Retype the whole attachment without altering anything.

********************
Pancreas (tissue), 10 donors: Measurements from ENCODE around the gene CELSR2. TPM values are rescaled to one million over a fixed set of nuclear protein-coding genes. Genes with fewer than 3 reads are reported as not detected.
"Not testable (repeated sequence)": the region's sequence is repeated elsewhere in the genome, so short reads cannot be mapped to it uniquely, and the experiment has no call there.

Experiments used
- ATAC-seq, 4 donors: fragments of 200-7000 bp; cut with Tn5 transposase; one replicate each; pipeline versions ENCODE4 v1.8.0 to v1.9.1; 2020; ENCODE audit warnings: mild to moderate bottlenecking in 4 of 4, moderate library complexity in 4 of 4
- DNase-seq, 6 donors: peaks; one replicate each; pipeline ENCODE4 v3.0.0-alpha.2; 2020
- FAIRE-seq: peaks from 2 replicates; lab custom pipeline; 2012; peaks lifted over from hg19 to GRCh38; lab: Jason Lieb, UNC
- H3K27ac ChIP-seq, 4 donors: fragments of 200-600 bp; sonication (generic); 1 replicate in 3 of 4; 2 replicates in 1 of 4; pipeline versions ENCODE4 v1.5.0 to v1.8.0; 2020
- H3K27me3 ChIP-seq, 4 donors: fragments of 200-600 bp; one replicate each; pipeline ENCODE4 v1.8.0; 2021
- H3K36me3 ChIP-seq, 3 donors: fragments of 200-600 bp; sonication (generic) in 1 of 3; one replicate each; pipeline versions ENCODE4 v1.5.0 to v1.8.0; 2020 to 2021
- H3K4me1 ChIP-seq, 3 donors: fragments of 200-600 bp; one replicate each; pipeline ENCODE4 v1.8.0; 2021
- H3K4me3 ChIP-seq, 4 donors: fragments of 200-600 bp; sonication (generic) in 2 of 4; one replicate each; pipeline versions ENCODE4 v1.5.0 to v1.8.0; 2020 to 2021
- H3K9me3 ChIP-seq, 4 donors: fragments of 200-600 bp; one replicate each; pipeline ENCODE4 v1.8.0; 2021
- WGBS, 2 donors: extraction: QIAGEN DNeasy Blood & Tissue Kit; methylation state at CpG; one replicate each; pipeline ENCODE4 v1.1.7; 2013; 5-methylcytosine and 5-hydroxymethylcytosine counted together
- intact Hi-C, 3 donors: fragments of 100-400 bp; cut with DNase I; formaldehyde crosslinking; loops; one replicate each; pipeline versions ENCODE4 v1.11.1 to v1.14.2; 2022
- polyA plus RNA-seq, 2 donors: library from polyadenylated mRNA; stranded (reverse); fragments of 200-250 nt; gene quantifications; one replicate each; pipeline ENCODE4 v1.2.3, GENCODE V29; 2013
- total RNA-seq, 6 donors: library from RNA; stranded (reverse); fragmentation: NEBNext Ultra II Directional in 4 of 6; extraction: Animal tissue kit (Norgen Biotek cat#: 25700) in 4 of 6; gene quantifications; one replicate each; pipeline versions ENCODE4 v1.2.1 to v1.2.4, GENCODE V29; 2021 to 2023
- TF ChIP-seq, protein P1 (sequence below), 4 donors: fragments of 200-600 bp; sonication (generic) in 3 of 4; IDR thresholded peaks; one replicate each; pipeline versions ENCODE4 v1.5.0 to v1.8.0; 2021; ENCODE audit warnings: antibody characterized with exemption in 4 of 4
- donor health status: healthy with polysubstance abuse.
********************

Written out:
Pancreas (tissue), 10 donors: Measurements from ENCODE around the gene CELSR2. TPM values are rescaled to one million over a fixed set of nuclear protein-coding genes. Genes with fewer than 3 reads are reported as not detected.
"Not testable (repeated sequence)": the region's sequence is repeated elsewhere in the genome, so short reads cannot be mapped to it uniquely, and the experiment has no call there.

Experiments used
- ATAC-seq, 4 donors: fragments of 200-7000 bp; cut with Tn5 transposase; one replicate each; pipeline versions ENCODE4 v1.8.0 to v1.9.1; 2020; ENCODE audit warnings: mild to moderate bottlenecking in 4 of 4, moderate library complexity in 4 of 4
- DNase-seq, 6 donors: peaks; one replicate each; pipeline ENCODE4 v3.0.0-alpha.2; 2020
- FAIRE-seq: peaks from 2 replicates; lab custom pipeline; 2012; peaks lifted over from hg19 to GRCh38; lab: Jason Lieb, UNC
- H3K27ac ChIP-seq, 4 donors: fragments of 200-600 bp; sonication (generic); 1 replicate in 3 of 4; 2 replicates in 1 of 4; pipeline versions ENCODE4 v1.5.0 to v1.8.0; 2020
- H3K27me3 ChIP-seq, 4 donors: fragments of 200-600 bp; one replicate each; pipeline ENCODE4 v1.8.0; 2021
- H3K36me3 ChIP-seq, 3 donors: fragments of 200-600 bp; sonication (generic) in 1 of 3; one replicate each; pipeline versions ENCODE4 v1.5.0 to v1.8.0; 2020 to 2021
- H3K4me1 ChIP-seq, 3 donors: fragments of 200-600 bp; one replicate each; pipeline ENCODE4 v1.8.0; 2021
- H3K4me3 ChIP-seq, 4 donors: fragments of 200-600 bp; sonication (generic) in 2 of 4; one replicate each; pipeline versions ENCODE4 v1.5.0 to v1.8.0; 2020 to 2021
- H3K9me3 ChIP-seq, 4 donors: fragments of 200-600 bp; one replicate each; pipeline ENCODE4 v1.8.0; 2021
- WGBS, 2 donors: extraction: QIAGEN DNeasy Blood & Tissue Kit; methylation state at CpG; one replicate each; pipeline ENCODE4 v1.1.7; 2013; 5-methylcytosine and 5-hydroxymethylcytosine counted together
- intact Hi-C, 3 donors: fragments of 100-400 bp; cut with DNase I; formaldehyde crosslinking; loops; one replicate each; pipeline versions ENCODE4 v1.11.1 to v1.14.2; 2022
- polyA plus RNA-seq, 2 donors: library from polyadenylated mRNA; stranded (reverse); fragments of 200-250 nt; gene quantifications; one replicate each; pipeline ENCODE4 v1.2.3, GENCODE V29; 2013
- total RNA-seq, 6 donors: library from RNA; stranded (reverse); fragmentation: NEBNext Ultra II Directional in 4 of 6; extraction: Animal tissue kit (Norgen Biotek cat#: 25700) in 4 of 6; gene quantifications; one replicate each; pipeline versions ENCODE4 v1.2.1 to v1.2.4, GENCODE V29; 2021 to 2023
- TF ChIP-seq, protein P1 (sequence below), 4 donors: fragments of 200-600 bp; sonication (generic) in 3 of 4; IDR thresholded peaks; one replicate each; pipeline versions ENCODE4 v1.5.0 to v1.8.0; 2021; ENCODE audit warnings: antibody characterized with exemption in 4 of 4
- donor health status: healthy with polysubstance abuse.